- "By far the most intense Archaic component preserved at the site is one
which can be referred to the Moorehead phase (Bourque 1971:78-81).
- It is characterized by small, narrow stemmed points,
small stemmed and usually barbed ground stone points, plummets, adzes,
gouges and pecking stones (Plate I:f-n)." (pg. 7).
- "The culture/historical sequence of the ceramic period in Maine is known
only in broad terms." (pg. 12).
- "The archeological evidence at hand from the Goddard site indicates that
it was a major summer village during the period of Norse visits to North
America and that its population participated in extensive trade networks
ultimately reaching as far north as Ramah Bay, Labrador. The archeological
sample from the site is unusually large. These factors suggest several
possible scenarios which could have led to the [Goddard] coin's deposition."
- Bourque is referring to the notorious Norse coin found at this location.
Bragdon, Kathleen J. (1996). Native
people of southern New England, 1500 - 1650. University of Oklahoma
Press, Norman, OK. IS.
- A key document for students of the contact period in Maine history.
Bourque and Whitehead contend that the numerous trade goods found in the
possession of 15th century Native American inhabitants of coastal Maine
derived not from direct contact with English, Basque, French or other traders
or fishermen, but only from Micmac traders (Tarantines) who were intermediaries
between the coastal natives and the European visitors. This revisionist
interpretation insists such contacts did not take place until after 1600.
- See our comments on this contemporary view of Maine history in the Ancient
Pemaquid: Voyages of Humphrey
Gilbert, etc. section.
Brasser, T.J. (1978). Early Indian
European contacts. In: Handbook of North American Indians, vol.
15. Trigger, Bruce G., Ed., Smithsonian
Institution, Washington, D.C.
- "The anthropological and historical literature on southern New England
has also been obscured by the use of various sociopolitical labels, most
notably the term tribe, to characterize the nature of governance
and sociopolitical organization in that region. ...The reality of this
vaguely conceived entity in 'prehistoric' North America has been vigorously
questioned by numerous scholars, and its applicability in southern New
England is likewise questionable." (pg. xvi).
- "In summary, archaeological evidence for the Late Woodland period suggests
three distinct settlement types, associated with specific eco-regions:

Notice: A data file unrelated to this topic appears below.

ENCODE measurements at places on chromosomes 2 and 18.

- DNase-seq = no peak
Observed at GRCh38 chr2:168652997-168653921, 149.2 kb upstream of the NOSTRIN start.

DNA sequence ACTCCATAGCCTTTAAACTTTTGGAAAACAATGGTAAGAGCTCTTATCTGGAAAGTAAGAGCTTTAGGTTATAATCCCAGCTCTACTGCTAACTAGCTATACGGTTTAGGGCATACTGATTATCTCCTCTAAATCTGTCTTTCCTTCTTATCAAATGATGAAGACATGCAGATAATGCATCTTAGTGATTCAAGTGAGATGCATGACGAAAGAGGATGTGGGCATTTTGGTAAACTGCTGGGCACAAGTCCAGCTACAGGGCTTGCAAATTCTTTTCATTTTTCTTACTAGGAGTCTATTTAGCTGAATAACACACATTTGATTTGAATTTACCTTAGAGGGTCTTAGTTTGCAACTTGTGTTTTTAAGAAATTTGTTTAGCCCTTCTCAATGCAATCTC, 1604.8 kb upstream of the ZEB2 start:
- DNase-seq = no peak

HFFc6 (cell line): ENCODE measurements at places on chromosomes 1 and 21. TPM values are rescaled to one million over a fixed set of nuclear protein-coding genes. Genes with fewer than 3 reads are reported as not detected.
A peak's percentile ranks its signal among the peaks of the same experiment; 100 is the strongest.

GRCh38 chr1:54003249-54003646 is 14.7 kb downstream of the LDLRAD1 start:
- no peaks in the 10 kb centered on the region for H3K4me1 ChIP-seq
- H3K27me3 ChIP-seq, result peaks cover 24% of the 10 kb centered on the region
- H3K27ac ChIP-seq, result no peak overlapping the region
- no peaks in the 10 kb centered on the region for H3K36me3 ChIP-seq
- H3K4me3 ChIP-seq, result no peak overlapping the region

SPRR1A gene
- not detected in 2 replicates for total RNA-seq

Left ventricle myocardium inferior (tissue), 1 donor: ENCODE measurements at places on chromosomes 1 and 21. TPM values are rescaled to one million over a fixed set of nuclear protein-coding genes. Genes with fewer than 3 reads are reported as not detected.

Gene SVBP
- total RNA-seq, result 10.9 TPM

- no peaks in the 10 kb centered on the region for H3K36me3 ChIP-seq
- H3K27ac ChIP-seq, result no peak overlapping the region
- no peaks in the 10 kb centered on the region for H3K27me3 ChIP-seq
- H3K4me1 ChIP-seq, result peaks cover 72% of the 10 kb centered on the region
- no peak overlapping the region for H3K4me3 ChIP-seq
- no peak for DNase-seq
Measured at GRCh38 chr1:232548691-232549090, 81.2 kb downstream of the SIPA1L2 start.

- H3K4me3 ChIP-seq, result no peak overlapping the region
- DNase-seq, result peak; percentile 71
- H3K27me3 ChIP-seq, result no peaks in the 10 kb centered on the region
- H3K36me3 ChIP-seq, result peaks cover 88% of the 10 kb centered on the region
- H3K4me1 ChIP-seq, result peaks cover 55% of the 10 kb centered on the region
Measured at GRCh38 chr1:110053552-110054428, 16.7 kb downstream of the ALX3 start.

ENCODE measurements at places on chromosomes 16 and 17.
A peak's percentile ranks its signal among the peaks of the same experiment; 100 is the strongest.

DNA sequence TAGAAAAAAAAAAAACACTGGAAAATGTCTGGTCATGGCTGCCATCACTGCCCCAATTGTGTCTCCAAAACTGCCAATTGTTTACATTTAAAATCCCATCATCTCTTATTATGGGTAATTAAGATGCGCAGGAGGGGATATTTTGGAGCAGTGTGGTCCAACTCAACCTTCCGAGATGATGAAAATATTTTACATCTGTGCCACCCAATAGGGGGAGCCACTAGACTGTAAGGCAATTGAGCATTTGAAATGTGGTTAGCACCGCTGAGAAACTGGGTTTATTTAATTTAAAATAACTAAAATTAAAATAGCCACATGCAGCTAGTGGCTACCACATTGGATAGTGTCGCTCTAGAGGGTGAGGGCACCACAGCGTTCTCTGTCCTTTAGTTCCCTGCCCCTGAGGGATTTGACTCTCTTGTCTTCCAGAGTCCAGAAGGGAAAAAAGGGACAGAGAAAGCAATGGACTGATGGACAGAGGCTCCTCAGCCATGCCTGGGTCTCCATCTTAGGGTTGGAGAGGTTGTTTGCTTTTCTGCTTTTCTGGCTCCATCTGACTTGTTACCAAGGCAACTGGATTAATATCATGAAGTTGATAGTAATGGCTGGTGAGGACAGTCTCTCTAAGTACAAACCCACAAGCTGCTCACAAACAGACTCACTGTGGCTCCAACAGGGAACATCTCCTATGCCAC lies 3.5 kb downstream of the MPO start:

estuarine 'conditional sedentism' based on reliance upon a wide variety
of marine and estuarine resources; riverine village-based sedentism, with
a heavier dependence on corn-beans and squash horticulture; and a culturally
conservative uplands lacustrine adaptation. Whether some or all uplands
peoples were connected in some way to coastal or riverine groups is unclear;..."
- "Many scholars have suggested, for example, based on the descriptions of
early explorers and settlers, that the Natives of southern New England
occupied settled village sites, dependent on maize horticulture.
In opposition to this 'ethnohistorical' model, Ceci and others have more
recently argued that maize horticulture and settled village life in coastal
regions were in fact a response by Native people with a band-like sociopolitical
organization to the development of trading relations with Europeans, but
that prehistorically such Natives were part of mobile groups with egalitarian
social structures." (pg. xviii).
- "Native people soon observed that certain European explorers were absolutely
without conscience regarding Native property or persons. Dozens of
people were captured and transported to Europe and especially England during
the late sixteenth and early seventeenth centuries, and only a handful
ever returned. Sailors looted Native graves, and stole their seed
corn, tools, and household goods. Exploring parties deployed vicious
dogs, discharged guns, and built forts, displaying their hostility with
every gesture (Brasser 1978:80-83)."
- "Three related issues continue to occupy archaeologists and ethnohistorians
studying the fifteenth through the seventeenth centuries A.D. in
southern New England: the extent and onset of reliance on maize horticulture,
the nature of settlement, and the level of sociopolitical integration there."
- "Both the expansion of the Hopewellian-Ohioan state to the west and the
arrival of Europeans in the Northeast have been invoked as causes in the
development of complex societies in coastal southern New England (e.g.,
Thomas 1979:400; Ceci 1990). ...it is